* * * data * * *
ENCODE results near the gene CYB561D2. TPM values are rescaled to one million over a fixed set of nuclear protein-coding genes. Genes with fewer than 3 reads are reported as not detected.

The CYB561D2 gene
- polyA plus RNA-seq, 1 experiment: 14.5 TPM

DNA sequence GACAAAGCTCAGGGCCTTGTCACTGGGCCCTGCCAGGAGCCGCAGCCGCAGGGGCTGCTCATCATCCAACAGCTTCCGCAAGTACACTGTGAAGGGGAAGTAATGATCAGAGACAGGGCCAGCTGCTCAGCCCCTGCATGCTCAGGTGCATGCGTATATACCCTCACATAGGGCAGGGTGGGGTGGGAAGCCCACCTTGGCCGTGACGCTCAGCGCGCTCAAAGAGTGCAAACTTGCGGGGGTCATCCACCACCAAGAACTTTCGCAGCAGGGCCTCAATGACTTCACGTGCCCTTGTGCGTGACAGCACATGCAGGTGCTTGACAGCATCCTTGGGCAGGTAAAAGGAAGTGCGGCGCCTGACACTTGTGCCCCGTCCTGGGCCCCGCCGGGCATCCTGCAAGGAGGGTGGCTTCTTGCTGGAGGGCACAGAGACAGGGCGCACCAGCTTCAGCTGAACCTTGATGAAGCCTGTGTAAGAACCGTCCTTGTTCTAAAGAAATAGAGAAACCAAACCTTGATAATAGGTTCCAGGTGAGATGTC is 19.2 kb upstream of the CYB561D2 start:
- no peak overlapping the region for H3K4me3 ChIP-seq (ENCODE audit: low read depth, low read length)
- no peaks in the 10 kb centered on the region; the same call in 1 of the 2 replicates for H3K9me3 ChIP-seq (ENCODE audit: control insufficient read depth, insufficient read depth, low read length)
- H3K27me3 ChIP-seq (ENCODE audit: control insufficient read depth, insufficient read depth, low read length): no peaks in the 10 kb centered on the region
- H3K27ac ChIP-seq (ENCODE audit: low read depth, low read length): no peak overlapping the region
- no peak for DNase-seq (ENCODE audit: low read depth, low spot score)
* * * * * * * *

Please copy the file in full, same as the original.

ENCODE results near the gene CYB561D2. TPM values are rescaled to one million over a fixed set of nuclear protein-coding genes. Genes with fewer than 3 reads are reported as not detected.

The CYB561D2 gene
- polyA plus RNA-seq, 1 experiment: 14.5 TPM

DNA sequence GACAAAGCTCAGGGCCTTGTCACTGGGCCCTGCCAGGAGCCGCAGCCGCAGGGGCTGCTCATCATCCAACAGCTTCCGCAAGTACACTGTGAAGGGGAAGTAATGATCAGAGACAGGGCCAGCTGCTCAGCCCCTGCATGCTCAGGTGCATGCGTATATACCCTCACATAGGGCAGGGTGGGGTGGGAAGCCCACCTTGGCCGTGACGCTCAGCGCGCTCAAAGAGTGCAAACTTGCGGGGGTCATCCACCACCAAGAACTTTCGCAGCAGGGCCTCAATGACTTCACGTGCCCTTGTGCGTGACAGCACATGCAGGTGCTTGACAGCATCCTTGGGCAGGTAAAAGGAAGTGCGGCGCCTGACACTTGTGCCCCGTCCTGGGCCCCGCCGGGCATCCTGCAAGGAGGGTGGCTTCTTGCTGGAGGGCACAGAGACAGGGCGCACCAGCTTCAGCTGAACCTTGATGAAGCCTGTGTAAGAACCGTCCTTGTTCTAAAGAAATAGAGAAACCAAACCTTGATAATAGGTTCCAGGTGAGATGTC is 19.2 kb upstream of the CYB561D2 start:
- no peak overlapping the region for H3K4me3 ChIP-seq (ENCODE audit: low read depth, low read length)
- no peaks in the 10 kb centered on the region; the same call in 1 of the 2 replicates for H3K9me3 ChIP-seq (ENCODE audit: control insufficient read depth, insufficient read depth, low read length)
- H3K27me3 ChIP-seq (ENCODE audit: control insufficient read depth, insufficient read depth, low read length): no peaks in the 10 kb centered on the region
- H3K27ac ChIP-seq (ENCODE audit: low read depth, low read length): no peak overlapping the region
- no peak for DNase-seq (ENCODE audit: low read depth, low spot score)